I can’t quite believe that I’m typing these words. And judging by the stunned reactions to the news, I’m not alone. But Bill Cosby, for decades a beloved entertainer and an avatar of family values, has been convicted on three counts of sexual assault by a Pennsylvania jury (and a majority male jury, at that). Our surprise speaks to the heights from which Cosby fell but also to a widespread pessimism about the American justice system’s ability to secure convictions in sex-crime cases. That Cosby actually faces up to 10 years in jail for each count ought to signal, if not the certain arrival of a new day, the possibility of a very different future.
Many of our contemporary conversations about sexual assault are animated by an underlying despair about the legal system, and that’s often a rational response to the facts. Rape kits, even from cases involving the alleged sexual assault of children, go untested — and that’s if they’re not destroyed. Some police officers take advantage of loopholes that don’t prohibit them from having sexual contact with people they arrest, allowing them to manufacture a flimsy facade of consent. Famous and influential men are acquitted in child pornography cases, leaving them free to allegedly operate sex cults. A judge hands down a six-month sentence even in a rape case where he acknowledges that “there was both physical and devastating emotional injury inflicted on the victim.”
This profound lack of faith that the legal system will work the way it is supposed to when the crime is a sexual one doesn’t just influence the tone of our debates. It also has an impact on what we see as viable solutions to sexual violence. Women rely on whisper networks rather than the police, even when we know these networks can’t reach all potential victims. Students and advocates have relied on Title IX to provide a resolution in campus sexual assault cases, often with unsatisfactory results for both alleged victims and assailants. And as the #MeToo moment has revealed, sexual assault victims reconcile themselves to the unsavory process of putting a price on their own trauma, accepting financial settlements from their alleged attackers and the nondisclosure agreements that come with them because they believe there is no realistic prospect of prosecution and conviction.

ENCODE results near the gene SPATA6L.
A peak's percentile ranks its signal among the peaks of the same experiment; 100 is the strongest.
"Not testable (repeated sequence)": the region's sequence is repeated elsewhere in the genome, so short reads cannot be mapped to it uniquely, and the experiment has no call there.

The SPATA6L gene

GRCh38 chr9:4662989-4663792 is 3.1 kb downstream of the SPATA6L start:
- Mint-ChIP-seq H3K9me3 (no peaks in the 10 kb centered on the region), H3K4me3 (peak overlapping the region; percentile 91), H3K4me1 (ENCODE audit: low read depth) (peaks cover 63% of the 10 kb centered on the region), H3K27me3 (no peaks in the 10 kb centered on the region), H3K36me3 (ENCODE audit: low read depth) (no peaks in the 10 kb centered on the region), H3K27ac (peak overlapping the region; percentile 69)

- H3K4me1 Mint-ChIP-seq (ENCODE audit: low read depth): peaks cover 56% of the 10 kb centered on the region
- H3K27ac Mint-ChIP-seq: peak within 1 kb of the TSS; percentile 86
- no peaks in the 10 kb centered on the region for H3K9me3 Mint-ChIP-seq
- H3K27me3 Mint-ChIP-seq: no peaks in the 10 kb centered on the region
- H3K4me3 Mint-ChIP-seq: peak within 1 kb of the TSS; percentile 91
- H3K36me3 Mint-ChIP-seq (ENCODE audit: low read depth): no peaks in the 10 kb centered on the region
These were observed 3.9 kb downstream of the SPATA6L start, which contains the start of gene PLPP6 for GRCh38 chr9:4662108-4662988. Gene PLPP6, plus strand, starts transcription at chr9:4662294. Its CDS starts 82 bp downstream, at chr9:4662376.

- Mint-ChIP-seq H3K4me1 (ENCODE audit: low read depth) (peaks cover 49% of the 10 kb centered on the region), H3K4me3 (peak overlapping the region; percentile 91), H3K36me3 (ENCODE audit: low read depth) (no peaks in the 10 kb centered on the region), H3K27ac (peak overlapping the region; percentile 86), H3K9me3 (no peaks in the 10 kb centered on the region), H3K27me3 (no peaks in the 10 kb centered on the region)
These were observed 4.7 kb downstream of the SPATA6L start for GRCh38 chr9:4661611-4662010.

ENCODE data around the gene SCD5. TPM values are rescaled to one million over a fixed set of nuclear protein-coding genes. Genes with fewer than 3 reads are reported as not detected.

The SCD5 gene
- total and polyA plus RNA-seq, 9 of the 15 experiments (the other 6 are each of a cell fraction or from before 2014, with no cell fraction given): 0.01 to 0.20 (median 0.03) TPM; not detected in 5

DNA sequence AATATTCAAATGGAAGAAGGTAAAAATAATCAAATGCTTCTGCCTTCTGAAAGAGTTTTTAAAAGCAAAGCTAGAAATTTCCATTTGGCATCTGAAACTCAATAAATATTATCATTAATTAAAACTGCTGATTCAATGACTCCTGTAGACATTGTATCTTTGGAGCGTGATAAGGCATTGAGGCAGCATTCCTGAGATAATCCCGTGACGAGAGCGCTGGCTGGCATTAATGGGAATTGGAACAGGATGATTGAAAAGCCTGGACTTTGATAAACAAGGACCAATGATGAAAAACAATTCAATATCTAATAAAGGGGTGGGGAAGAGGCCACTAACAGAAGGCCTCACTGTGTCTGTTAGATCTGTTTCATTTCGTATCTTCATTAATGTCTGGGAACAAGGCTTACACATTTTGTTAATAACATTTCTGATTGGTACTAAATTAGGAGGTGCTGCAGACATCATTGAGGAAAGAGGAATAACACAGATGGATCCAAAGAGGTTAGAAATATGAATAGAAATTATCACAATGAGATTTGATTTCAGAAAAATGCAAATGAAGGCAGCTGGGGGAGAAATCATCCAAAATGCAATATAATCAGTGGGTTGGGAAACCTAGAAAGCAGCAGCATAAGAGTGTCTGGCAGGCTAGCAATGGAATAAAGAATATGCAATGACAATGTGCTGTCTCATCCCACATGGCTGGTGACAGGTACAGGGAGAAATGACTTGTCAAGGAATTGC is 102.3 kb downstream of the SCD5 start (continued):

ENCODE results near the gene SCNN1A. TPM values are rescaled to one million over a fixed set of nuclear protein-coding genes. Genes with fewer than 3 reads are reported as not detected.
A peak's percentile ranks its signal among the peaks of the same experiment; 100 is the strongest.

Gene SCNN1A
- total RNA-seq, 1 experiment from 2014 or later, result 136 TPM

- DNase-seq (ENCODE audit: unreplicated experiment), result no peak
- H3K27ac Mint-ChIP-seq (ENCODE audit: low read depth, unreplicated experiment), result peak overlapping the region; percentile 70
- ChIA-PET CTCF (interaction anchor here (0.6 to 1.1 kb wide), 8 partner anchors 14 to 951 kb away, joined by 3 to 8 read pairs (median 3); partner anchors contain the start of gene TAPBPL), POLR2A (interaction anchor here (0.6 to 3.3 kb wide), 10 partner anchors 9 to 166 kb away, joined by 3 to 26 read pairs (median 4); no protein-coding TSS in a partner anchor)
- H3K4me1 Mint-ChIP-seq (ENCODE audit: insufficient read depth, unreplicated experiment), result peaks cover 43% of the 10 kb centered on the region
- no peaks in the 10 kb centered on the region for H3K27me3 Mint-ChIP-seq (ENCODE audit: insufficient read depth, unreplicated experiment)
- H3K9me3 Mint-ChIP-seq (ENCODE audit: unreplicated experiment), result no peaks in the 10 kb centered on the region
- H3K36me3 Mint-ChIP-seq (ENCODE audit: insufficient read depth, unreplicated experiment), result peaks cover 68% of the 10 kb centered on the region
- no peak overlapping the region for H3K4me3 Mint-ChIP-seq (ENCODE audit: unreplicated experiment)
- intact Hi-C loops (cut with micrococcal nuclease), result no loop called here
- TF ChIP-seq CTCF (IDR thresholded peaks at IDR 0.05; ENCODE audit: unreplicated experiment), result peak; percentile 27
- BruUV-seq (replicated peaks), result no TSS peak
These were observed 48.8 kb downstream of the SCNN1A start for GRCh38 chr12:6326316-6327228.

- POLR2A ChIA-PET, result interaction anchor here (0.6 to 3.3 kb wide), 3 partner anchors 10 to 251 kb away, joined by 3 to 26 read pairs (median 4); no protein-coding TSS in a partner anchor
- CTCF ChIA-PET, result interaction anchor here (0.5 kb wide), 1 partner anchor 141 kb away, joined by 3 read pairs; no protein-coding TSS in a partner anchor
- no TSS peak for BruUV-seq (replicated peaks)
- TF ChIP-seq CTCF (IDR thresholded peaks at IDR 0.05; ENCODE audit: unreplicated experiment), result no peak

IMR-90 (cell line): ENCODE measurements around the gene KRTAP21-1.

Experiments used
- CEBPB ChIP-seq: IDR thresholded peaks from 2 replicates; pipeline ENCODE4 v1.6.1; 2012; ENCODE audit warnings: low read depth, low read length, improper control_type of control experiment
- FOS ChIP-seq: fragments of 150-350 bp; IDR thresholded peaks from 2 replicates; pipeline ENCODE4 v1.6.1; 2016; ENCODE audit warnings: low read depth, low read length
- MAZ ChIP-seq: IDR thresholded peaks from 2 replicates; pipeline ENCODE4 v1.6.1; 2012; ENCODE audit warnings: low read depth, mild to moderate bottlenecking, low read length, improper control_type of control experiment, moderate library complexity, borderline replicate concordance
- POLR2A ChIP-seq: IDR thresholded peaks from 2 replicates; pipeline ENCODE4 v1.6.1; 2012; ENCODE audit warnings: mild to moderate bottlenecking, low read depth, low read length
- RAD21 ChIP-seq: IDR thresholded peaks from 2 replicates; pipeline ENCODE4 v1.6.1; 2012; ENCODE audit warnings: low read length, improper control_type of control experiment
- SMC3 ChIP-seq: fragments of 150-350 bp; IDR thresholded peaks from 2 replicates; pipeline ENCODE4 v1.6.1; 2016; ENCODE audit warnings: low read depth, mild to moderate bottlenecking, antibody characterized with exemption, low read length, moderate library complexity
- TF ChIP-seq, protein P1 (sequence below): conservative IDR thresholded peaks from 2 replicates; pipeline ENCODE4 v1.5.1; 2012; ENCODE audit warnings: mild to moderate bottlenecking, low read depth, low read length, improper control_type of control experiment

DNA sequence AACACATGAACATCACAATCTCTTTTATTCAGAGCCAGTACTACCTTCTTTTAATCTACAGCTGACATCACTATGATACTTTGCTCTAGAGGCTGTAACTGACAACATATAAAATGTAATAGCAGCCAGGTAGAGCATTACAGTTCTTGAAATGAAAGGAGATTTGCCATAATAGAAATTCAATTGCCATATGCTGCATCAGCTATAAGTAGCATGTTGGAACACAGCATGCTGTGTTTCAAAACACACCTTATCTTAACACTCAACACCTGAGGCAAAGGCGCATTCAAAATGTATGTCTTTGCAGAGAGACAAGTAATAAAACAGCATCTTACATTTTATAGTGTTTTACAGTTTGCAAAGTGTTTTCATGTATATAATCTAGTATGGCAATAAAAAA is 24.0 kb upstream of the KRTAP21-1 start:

The case against Cosby was unique in ways that both made it challenging to convict him and gave prosecutors an incentive to pursue him diligently. Cosby’s fame gave him a measure of protection for years, but it also ultimately drew attention to the dozens of allegations against him, and to a culture of celebrity immunity. Andrea Constand’s accusation that Cosby drugged and molested her described events from 2004, which meant that the statute of limitation had almost run out by the time charges were filed, yet also lent the case a sense of urgency. And the horrible fact that Cosby had gone free for so long meant that he was able to allegedly attack other women — but it also meant that those women were available to testify about what they said was a pattern of Cosby’s behavior.
The Cosby verdict may not change our sense of what is possible immediately. It will not reform every police department, test every rape kit or change the perceptions that every potential juror brings to the courthouse when summoned to duty. But if Bill Cosby can finally be convicted of sexual assault, then every victim, every cop, every crime lab and every prosecutor should know that while the cases before them might be difficult, they are not impossible. That’s the difference between stagnation and change, between despair and, at long last, hope.